THE DARING affirmation by US President Barack Obama that people must respect the rights of homosexual has become the developing world’s worst enemy currently. This affirmation has been termed Obama’s political and moral suicide by his challengers.
The Western nations boast of their inventions and scientific discoveries and seem to labour under the misconception that they have succeeded in fathoming the secrets of creation itself.
God’s secrets are so inexhaustible and unfathomable that what these people have discovered and will discover hereafter is but a drop in the ocean.
Moral life for the developing world is a very precious thing both socially and spiritually. Man has been created to serve a very noble and grand purpose. But men frivolously turn their minds, time and energy in pursuing foolish diversions.
It is against the interests of public peace and morality to substitute God for these Sodom and Gomorrah depravities.
The Christian nations of the West, after acquiring wealth, power and dominion, are making God’s earth abound, as the Bible says, in sin and iniquity and misleading developing nations with a weak moral base.
Hussein S. Hafidh.
South Sudan must work at lasting peace
In an interesting twist of events, South Sudan shut down its oil fields in January 2012 in a row over the fees Sudan demanded to transit the oil to Port Sudan. The newly seceded country was unhappy that $36 was charged per barrel instead of about $1 it felt was the right consideration for the service. The inflow of hard currency in this war-hardened country has been pathetically low because it largely depends on oil revenue. Indeed, 98 per cent of its economy is funded by oil revenue.
In the year 2009, when I was working there, the Sudanese pound had a mean rate of 2.3-2.5 to the dollar. Currently, the currency it adopted, the South Sudanese pound is trading at almost 4 to the dollar. This is a huge devaluation by whatever standards.
Abyei which geographically lies in South Sudan is still claimed by Sudan which has refused to let it go because of its oil riches. This has not gone down well with South Sudan which has been appealing to the international community to intervene for proper border demarcation.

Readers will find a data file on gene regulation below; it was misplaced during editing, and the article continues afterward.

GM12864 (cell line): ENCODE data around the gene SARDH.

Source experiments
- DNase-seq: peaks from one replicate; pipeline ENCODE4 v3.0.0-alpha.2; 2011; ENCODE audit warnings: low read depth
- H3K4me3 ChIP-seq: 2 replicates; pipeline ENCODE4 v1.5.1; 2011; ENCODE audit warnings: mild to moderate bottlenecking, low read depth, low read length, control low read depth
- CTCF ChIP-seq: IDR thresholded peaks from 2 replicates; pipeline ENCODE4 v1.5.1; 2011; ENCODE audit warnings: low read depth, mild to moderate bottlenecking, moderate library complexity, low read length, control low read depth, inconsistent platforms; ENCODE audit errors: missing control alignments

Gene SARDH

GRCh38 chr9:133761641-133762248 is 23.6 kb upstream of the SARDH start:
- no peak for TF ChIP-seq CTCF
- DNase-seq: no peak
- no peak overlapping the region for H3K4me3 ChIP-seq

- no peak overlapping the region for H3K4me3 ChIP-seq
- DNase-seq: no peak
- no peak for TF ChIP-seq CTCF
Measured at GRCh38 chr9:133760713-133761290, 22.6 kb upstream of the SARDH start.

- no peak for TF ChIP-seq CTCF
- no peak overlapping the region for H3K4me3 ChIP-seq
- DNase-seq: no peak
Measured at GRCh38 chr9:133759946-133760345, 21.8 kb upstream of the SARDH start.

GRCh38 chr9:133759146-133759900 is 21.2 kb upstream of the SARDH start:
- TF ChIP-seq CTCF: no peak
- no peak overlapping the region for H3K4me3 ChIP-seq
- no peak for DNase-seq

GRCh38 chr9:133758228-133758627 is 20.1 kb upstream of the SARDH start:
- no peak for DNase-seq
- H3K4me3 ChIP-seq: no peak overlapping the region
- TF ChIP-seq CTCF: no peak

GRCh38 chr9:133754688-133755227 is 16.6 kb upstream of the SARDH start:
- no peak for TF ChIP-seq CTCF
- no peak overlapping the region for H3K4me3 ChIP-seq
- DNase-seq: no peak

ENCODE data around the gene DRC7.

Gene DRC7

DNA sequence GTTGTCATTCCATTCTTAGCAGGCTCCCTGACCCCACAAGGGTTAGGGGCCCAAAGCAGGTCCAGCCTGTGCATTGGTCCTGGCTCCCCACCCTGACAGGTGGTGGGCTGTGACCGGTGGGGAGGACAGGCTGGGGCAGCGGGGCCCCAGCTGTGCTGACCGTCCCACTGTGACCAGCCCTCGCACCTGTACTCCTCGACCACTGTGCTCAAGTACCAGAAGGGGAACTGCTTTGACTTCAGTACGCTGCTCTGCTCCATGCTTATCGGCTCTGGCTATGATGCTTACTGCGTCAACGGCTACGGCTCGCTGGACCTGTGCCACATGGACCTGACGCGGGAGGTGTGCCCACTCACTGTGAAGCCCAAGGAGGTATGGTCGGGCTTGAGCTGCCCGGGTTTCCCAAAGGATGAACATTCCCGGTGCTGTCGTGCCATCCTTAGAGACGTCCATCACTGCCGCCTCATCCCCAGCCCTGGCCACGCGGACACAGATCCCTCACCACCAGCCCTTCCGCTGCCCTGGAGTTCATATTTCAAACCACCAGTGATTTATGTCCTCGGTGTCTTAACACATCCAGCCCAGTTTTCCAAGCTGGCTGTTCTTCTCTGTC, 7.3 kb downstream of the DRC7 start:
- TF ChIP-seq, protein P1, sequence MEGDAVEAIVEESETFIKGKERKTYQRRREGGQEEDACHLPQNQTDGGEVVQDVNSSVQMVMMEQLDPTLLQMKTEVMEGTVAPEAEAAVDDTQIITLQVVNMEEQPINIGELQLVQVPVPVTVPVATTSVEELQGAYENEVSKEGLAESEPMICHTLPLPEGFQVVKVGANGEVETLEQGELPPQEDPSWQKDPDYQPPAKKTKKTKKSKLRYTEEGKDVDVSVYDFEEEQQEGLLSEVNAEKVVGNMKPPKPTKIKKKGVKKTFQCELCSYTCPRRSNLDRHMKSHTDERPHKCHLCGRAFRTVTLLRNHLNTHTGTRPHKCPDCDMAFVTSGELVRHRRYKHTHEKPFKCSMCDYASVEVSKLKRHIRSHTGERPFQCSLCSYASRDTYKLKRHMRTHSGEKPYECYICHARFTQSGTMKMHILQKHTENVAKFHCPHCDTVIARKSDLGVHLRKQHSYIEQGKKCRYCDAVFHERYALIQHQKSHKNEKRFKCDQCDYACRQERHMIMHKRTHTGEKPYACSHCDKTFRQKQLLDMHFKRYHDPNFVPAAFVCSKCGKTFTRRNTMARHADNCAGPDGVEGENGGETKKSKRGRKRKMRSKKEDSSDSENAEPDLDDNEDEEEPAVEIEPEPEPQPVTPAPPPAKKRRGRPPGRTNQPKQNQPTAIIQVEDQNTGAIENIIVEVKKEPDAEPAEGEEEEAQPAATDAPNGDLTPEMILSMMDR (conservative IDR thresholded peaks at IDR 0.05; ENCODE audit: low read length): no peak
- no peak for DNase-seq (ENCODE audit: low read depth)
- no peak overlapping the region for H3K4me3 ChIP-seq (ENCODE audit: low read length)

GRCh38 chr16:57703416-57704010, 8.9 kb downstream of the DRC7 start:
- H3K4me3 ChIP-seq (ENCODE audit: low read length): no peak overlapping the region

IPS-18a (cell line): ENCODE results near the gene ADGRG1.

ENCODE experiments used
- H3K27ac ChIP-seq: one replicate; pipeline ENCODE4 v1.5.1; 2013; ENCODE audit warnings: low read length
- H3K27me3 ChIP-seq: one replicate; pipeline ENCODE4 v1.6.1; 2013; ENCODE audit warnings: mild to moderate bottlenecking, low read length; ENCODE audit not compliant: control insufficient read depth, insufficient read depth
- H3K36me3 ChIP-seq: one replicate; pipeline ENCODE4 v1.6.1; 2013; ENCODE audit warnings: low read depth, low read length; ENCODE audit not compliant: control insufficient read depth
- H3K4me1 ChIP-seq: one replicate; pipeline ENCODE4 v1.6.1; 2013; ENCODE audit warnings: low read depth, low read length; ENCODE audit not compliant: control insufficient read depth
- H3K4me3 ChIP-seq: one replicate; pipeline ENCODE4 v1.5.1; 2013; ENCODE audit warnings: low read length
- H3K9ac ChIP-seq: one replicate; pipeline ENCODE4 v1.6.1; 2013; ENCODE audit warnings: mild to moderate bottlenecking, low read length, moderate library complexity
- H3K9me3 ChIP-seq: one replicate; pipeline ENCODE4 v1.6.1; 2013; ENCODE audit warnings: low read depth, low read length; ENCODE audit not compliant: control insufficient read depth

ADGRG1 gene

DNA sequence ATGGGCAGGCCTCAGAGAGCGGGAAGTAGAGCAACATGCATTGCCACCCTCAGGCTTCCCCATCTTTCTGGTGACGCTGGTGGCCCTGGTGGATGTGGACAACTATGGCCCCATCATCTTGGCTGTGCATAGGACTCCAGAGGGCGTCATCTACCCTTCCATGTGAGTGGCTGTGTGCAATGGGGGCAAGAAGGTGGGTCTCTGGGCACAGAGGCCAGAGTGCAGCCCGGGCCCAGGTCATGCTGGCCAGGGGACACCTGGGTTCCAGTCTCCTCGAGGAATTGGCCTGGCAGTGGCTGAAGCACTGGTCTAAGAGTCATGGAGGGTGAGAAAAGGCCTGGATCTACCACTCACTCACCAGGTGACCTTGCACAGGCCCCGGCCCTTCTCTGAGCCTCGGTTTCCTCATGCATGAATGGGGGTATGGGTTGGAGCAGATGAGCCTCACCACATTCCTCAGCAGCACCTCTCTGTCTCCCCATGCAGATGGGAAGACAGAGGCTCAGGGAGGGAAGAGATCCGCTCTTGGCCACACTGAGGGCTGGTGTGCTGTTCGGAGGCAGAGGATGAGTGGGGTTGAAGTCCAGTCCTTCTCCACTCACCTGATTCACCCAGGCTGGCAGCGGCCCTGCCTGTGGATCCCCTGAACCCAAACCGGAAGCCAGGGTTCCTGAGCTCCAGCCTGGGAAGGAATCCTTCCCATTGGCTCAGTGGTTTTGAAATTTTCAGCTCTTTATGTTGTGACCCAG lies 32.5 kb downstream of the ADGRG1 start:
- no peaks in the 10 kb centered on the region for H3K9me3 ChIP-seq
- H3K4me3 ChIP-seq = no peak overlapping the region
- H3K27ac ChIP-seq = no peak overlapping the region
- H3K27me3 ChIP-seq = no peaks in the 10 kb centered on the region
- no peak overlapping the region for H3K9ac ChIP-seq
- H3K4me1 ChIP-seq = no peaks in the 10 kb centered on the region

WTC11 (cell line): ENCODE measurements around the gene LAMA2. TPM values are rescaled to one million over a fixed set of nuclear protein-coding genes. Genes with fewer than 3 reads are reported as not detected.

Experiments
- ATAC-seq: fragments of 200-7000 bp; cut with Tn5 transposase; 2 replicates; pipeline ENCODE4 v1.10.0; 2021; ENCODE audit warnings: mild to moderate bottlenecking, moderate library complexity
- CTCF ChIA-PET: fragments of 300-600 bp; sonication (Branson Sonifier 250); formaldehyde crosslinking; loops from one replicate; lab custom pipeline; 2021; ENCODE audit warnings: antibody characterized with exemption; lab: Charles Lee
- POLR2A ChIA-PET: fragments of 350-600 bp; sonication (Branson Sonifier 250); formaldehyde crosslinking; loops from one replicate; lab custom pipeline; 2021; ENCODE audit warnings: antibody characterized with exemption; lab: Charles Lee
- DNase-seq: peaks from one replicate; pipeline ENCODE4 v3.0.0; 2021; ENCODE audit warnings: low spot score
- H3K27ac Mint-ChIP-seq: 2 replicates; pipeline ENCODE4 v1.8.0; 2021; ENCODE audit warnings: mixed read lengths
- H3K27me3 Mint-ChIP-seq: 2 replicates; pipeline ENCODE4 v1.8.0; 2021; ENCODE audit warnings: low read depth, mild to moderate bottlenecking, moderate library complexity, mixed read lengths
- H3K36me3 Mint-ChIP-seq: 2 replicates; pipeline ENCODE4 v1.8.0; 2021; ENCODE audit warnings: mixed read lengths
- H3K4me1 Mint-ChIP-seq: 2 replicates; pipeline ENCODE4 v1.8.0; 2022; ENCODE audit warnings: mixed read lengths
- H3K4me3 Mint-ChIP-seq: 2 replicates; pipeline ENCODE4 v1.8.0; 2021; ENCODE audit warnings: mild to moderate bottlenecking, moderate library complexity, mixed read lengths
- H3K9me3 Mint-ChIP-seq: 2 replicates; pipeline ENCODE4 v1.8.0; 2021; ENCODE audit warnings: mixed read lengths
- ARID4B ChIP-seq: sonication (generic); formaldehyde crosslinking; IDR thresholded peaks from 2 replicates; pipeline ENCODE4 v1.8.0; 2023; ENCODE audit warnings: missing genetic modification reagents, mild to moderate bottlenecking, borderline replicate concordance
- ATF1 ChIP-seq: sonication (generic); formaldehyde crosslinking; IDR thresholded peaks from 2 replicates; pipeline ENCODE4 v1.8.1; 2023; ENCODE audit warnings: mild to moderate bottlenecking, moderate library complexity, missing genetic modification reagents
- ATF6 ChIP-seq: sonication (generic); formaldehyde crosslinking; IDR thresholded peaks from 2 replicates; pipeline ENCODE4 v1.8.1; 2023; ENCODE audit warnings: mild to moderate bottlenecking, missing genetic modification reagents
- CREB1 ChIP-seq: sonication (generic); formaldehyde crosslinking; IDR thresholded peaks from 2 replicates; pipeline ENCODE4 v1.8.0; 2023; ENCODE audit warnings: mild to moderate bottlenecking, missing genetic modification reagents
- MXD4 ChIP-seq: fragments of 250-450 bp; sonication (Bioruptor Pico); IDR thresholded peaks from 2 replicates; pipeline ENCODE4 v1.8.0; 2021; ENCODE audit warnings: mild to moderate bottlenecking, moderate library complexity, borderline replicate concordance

In April, President Salva Kiir blew his top and led his troops to Heglig for a violent campaign. The troops captured the oil field before Sudan hit back like incensed hornet. In the ensuing campaign, both countries lost hundred of their soldiers in the bloodiest fight since the perennial enemies seceded in July 2011. They also destroyed the oil rig and other equipment valued at million of dollars.
It is unfortunate that both countries are still in enmity while they are supposed to be harnessing their human and economic resources.
Salva’s leadership is laudable in that he has tried as much as possible to steer his country back to war. However, his decision to shut down the oil fields wasn’t entirely right considering the fact that South Sudan is in desperate need of foreign currencies. Being a net importer, this country needs a constant inflow of foreign currency to sustain its economy. President Kiir would have opted for a negotiation with Sudan to transit the oil at an agreeable rate rather than shutting down the oil fields.
The fact that Kenya, Ethiopia and South Sudan entered into a deal to construct a pipeline, railway and road network to connect the three countries to the Lamu port cannot be a solution to South Sudan in the short term. The country needs to use Port Sudan as it seeks lasting peace with Khartoum.
James Mwangi Kanyi
Kenya can get more out of its athletes
Visitors going to England this August for the Olympics Games, will find it a befitting honour to tour the leading stadia like Old Trafford and the Emirates among others. Do visitors to Kenya know where Kipchoge Keino stadium is? Do we even have athletic stadia in the country?
Are Kenyans aware of the high altitude training facilities available locally? What is the state of these facilities? Destination Kenya is sleeping on precious products with potential to rake in billions of shillings. Sports are a high yielding product and the policy makers ought to focus on it.